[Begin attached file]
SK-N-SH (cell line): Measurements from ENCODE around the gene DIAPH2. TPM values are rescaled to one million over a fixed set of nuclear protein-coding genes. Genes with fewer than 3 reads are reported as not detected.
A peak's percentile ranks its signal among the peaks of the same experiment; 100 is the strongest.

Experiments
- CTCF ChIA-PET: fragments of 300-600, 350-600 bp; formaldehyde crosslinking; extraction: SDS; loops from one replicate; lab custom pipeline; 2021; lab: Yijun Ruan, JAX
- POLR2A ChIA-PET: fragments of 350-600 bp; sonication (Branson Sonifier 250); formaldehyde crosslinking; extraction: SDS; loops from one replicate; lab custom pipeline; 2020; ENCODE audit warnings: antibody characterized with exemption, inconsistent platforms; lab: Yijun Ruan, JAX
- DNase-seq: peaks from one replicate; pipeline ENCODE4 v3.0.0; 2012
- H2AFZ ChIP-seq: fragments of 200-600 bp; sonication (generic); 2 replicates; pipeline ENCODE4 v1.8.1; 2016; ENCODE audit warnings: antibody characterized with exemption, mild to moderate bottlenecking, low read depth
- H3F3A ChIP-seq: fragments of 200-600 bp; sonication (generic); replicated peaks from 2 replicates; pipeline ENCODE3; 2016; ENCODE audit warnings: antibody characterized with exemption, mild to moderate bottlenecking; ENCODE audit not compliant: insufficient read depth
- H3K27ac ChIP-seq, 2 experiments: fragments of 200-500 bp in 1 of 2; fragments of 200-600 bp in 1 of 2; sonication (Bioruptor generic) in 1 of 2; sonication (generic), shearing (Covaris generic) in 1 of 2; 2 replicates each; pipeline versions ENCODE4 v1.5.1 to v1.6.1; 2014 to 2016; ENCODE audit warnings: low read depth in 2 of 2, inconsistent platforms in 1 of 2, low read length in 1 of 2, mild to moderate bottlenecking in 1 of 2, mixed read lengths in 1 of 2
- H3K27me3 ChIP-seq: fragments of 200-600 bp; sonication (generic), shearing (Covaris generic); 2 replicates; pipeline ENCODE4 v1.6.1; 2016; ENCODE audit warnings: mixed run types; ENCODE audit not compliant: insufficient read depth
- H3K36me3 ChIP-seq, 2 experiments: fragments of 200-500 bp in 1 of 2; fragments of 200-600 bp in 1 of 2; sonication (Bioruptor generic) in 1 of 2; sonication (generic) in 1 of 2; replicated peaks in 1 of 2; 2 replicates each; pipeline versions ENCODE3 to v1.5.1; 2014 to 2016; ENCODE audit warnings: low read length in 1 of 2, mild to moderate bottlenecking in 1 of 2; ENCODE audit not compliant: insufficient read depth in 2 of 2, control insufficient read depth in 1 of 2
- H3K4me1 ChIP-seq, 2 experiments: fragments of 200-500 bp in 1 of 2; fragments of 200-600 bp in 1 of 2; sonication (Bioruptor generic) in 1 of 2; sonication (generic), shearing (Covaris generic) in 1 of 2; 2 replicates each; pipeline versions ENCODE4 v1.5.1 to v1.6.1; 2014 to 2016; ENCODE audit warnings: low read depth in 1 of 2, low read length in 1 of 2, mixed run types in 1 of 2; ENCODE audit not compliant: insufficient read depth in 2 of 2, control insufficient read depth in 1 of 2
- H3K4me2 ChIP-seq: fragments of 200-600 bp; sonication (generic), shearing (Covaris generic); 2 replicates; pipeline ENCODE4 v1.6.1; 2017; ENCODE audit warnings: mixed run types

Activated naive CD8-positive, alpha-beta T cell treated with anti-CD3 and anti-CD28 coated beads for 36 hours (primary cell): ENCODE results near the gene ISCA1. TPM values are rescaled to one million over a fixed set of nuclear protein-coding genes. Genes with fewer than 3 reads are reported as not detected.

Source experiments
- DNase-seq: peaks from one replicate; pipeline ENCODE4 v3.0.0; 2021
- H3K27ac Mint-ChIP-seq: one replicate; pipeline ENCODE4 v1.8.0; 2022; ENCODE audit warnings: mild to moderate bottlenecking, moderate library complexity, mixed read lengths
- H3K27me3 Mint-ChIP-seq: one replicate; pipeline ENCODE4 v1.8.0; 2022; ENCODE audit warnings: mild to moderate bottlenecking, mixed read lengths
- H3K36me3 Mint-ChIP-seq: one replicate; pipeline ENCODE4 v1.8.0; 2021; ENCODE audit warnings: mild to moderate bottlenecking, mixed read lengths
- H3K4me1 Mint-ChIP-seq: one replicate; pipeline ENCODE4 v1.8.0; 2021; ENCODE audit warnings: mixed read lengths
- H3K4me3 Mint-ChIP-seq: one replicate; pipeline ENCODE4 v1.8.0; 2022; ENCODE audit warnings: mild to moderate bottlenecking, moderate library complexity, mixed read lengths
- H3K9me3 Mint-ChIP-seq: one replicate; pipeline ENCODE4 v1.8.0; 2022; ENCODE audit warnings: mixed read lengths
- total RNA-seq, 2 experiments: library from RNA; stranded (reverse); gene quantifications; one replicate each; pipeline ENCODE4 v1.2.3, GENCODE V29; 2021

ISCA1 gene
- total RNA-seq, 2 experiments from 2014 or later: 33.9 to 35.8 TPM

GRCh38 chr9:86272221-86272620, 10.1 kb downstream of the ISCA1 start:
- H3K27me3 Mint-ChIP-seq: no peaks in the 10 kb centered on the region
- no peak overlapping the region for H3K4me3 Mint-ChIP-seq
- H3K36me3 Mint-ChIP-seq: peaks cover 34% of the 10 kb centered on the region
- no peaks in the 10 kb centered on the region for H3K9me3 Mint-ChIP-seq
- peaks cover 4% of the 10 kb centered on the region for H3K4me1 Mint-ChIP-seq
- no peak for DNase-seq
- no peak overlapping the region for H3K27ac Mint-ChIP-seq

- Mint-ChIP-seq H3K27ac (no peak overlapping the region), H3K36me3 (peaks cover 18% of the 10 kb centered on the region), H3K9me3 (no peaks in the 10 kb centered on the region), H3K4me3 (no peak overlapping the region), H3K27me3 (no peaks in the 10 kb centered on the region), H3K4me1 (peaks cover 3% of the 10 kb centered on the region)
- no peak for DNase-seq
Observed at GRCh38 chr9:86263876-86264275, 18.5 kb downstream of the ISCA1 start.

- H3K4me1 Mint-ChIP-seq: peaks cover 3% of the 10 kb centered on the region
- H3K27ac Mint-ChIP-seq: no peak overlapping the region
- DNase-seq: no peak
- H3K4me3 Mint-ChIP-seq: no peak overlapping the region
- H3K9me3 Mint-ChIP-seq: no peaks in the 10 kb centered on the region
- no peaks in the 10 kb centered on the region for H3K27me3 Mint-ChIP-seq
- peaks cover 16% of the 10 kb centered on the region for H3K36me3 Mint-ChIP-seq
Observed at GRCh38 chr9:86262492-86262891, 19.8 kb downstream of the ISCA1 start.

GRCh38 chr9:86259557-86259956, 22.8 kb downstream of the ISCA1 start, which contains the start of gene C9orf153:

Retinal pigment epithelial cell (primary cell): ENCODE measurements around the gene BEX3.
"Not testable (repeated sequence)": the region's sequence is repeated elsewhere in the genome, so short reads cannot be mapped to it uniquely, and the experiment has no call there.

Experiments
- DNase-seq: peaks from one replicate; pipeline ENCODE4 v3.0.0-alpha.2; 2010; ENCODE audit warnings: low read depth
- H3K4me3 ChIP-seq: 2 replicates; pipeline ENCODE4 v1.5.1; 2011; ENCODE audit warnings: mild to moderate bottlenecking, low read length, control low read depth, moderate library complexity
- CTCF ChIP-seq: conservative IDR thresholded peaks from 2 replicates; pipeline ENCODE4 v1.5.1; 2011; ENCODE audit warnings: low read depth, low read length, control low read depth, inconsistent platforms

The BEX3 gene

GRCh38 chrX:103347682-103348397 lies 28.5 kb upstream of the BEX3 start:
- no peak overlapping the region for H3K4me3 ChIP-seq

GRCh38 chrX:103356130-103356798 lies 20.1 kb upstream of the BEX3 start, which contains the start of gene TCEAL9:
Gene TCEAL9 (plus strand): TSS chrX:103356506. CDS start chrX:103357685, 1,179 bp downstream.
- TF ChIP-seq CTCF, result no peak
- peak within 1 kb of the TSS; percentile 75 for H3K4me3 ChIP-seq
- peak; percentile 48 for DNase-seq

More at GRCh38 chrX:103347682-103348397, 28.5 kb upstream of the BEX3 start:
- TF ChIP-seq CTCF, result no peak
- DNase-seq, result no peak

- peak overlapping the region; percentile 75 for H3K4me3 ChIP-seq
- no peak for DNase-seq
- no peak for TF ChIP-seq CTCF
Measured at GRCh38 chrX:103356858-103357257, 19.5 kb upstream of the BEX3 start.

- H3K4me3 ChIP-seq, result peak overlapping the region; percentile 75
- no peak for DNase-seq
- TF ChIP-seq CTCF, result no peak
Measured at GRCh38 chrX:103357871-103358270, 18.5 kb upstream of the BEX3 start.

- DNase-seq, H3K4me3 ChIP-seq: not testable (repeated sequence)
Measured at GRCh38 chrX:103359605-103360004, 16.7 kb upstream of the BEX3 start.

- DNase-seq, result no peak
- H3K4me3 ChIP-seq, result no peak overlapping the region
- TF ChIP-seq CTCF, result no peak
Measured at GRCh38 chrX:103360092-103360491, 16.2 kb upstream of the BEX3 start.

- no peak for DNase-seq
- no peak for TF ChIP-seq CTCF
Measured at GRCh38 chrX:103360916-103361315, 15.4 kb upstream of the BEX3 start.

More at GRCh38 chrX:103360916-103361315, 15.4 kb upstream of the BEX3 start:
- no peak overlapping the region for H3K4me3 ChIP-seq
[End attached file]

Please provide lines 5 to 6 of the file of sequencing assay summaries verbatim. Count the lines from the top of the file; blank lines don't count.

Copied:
- POLR2A ChIA-PET: fragments of 350-600 bp; sonication (Branson Sonifier 250); formaldehyde crosslinking; extraction: SDS; loops from one replicate; lab custom pipeline; 2020; ENCODE audit warnings: antibody characterized with exemption, inconsistent platforms; lab: Yijun Ruan, JAX
- DNase-seq: peaks from one replicate; pipeline ENCODE4 v3.0.0; 2012